United States District Court, W.D. Wisconsin
JERRY L. VAN CANNON, Petitioner,
UNITED STATES OF AMERICA, Respondent.
OPINION AND ORDER
BARBARA B. CRABB District Judge
Jerry L. Van Cannon has moved for post conviction relief
under 28 U.S.C. § 2255, contending that he was sentenced
improperly after he was convicted under 18 U.S.C. 922(g)(1)
of being a felon in possession of a firearm. At his 2009
sentencing he faced a potential sentence of “not more
than 10 years” that could be enhanced “to at
least fifteen years” if he had three prior convictions
for either a felony controlled substance offense or for
violent felonies. 18 U.S.C. § 924(e)(2).
Petitioner's sentence was enhanced to the minimum term of
15 years because he had one prior conviction for a serious
drug offense and four prior convictions for what appeared at
the time to be violent felonies, including three state court
convictions for second degree burglary. Now he contends that
under the Supreme Court's 2015 decision in Johnson v.
United States, 135 S.Ct. 2551 (2015), his three
predicate sentences for burglary of a dwelling are not
qualifying convictions that can be used to enhance his
federal sentence. If he is correct, he would be entitled to
is correct about his two Iowa burglary convictions, but not
about his Minnesota conviction or his other two convictions.
They remain qualifying convictions that support his
sentencing as an armed career criminal. Accordingly, his
motion for post conviction relief must be denied.
2009, petitioner was sentenced in this court to a sentence of
15 years after he entered a plea of guilty to being a felon
in possession of a firearm, in violation of § 922(g)(1).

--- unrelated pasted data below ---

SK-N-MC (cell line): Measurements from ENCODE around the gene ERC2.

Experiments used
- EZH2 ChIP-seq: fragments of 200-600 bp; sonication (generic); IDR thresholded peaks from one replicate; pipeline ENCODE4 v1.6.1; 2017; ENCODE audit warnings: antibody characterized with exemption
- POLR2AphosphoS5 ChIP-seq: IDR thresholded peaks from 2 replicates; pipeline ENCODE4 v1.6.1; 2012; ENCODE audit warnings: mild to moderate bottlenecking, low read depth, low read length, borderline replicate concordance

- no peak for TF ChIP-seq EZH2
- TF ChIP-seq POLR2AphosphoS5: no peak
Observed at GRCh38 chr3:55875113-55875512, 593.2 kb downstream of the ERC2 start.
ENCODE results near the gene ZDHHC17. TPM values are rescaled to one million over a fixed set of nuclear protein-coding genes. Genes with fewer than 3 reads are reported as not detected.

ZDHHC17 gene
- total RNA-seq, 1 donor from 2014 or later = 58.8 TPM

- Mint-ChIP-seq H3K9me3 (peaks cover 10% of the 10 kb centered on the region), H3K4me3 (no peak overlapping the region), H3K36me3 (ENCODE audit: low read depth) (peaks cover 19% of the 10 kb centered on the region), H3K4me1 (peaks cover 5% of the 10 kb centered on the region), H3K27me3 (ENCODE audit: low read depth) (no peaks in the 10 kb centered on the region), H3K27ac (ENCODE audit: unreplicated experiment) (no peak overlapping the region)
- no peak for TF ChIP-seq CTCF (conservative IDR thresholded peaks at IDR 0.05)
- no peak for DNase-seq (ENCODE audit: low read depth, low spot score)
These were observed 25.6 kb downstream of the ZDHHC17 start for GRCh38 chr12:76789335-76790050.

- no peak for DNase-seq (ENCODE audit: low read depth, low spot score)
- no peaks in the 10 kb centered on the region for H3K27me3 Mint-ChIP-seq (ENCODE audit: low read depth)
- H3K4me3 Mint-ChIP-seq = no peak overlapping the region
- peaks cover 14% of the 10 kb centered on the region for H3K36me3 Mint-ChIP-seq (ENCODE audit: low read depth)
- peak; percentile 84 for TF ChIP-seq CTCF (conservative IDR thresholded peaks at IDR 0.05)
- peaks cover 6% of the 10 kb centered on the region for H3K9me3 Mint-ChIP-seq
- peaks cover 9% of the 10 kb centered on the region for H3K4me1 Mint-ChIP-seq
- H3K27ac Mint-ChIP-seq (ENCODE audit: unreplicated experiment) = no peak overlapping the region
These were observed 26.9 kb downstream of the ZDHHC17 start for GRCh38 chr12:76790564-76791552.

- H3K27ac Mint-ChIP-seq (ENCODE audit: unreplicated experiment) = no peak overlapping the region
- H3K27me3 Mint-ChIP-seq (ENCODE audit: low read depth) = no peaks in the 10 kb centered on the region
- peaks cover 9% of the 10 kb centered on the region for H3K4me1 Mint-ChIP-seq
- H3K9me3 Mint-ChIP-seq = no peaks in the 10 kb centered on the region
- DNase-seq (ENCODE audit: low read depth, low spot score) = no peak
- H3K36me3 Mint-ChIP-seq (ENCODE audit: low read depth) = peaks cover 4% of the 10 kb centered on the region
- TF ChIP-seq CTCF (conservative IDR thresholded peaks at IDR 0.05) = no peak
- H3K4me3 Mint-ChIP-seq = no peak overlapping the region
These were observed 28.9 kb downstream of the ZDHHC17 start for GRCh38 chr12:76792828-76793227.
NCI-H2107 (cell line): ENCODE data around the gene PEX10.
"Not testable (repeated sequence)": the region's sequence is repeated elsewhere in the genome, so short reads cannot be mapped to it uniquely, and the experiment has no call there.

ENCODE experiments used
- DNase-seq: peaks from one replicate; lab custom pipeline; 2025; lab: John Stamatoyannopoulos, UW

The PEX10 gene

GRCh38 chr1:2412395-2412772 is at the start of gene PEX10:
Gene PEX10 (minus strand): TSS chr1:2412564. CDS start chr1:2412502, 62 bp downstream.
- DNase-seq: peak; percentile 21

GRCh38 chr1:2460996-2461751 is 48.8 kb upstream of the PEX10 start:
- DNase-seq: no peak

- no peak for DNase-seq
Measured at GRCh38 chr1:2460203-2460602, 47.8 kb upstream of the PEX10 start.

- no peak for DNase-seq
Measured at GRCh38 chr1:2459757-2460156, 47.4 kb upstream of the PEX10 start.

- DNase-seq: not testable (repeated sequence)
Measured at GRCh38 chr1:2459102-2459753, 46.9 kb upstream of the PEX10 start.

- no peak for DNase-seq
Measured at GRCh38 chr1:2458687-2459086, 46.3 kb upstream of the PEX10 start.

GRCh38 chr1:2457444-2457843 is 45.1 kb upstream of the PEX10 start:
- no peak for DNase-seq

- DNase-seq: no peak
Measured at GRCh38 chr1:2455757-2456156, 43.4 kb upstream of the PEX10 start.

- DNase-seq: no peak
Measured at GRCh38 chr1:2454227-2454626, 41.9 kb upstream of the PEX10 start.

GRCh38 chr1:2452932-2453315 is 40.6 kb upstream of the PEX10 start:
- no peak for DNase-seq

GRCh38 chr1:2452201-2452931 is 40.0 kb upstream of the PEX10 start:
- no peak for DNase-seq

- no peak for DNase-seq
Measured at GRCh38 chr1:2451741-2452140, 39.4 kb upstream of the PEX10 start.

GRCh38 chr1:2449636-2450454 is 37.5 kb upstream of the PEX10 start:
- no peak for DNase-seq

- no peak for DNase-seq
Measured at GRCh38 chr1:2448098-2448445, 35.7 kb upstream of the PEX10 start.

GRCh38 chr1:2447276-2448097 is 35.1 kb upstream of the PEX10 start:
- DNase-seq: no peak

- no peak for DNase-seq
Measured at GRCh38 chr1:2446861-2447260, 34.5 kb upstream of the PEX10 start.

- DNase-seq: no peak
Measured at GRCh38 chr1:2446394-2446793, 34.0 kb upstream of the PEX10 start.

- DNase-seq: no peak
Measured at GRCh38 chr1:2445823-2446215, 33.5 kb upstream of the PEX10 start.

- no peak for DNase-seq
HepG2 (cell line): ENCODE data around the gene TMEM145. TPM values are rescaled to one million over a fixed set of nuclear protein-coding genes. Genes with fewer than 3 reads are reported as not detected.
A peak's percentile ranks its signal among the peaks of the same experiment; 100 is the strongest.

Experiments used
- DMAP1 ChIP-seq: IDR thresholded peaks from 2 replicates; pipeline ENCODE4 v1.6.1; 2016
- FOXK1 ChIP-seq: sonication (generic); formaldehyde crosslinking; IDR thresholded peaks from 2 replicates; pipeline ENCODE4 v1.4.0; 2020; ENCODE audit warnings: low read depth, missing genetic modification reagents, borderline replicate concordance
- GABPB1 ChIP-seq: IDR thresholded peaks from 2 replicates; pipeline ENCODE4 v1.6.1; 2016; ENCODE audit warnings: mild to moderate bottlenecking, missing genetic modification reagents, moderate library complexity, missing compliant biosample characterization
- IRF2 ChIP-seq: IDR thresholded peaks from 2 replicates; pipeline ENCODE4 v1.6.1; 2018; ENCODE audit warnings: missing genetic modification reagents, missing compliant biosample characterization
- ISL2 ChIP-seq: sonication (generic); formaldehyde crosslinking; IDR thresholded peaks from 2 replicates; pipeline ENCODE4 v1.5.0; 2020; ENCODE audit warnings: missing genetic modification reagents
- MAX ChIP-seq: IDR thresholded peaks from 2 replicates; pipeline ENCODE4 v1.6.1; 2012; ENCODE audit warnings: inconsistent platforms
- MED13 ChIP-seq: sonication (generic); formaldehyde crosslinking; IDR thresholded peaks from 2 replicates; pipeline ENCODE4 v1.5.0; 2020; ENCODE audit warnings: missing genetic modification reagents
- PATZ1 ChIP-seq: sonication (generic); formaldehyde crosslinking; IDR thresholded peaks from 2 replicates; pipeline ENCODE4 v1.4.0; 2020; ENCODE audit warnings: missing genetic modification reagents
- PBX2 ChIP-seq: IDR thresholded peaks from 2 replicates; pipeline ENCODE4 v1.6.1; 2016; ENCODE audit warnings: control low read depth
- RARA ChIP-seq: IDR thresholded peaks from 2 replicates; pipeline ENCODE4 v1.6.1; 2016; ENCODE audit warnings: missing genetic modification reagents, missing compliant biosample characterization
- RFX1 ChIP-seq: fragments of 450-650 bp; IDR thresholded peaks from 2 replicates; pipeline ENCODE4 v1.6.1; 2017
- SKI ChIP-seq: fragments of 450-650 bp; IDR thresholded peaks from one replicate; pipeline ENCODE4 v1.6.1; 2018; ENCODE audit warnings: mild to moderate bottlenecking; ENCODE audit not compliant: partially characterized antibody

His sentence was increased under § 924(e), the penalty
provision of the Armed Career Criminal Act, 18 U.S.C. s
§ 921-31, after he was found to have had at least three
prior convictions for either felony controlled substance
offenses or violent felonies. Without the enhancement, his
sentence could not have exceeded ten years. (The sentencing
statement shows, erroneously, that petitioner was an armed
career criminal “under [U.S.S.G.] § 4B1.4(b),
” rather than under § 924(e), but this error does
not affect the analysis of his sentence.)
fact, petitioner had five previous convictions at the time of
his sentencing: one for a felony controlled substance
offense; a second for armed robbery; and the three for second
degree burglary in Iowa and Minnesota. If, as he contends,
the burglary convictions should not have been used as
enhancements, he would be entitled to resentencing without an
armed career criminal enhancement.
outset, I note that petitioner's claim may be barred
procedurally under 28 U.S.C. § 2255(f) because he did
not bring it within one year after his judgment of conviction
became final, as § 2255(f)(1) provides. However, under
§ 2255(f), a new filing period goes into effect for
petitioners asserting a right newly recognized by the Supreme
Court and made retroactively applicable to cases on
collateral review. If petitioner's claim arose under
Johnson, as he thinks it does, his petition would be
timely under this subsection because he filed it within a
year of the decision in that case. (The statute sets out two
other circumstances in which the statute allows filing after
the first year has passed, but neither has any potential
relevance to this case.)
fact, petitioner's claim does not arise under
Johnson. In Johnson, the Court was
concerned with the what has been called the “residual
clause” in 18 U.S.C. § 924(e)(2)(B).
subsection reads in relevant part as follows, with the
residual clause italicized:
(B) The term “violent felony” means any crime
punishable by imprisonment for a term exceeding one year, . .
(i) has as an element the use, attempted use, or threatened
use of physical force against the person of another, or
(ii) is burglary, arson, or extortion, involves use of
explosives, or otherwise involves conduct that presents a
serious potential risk of ...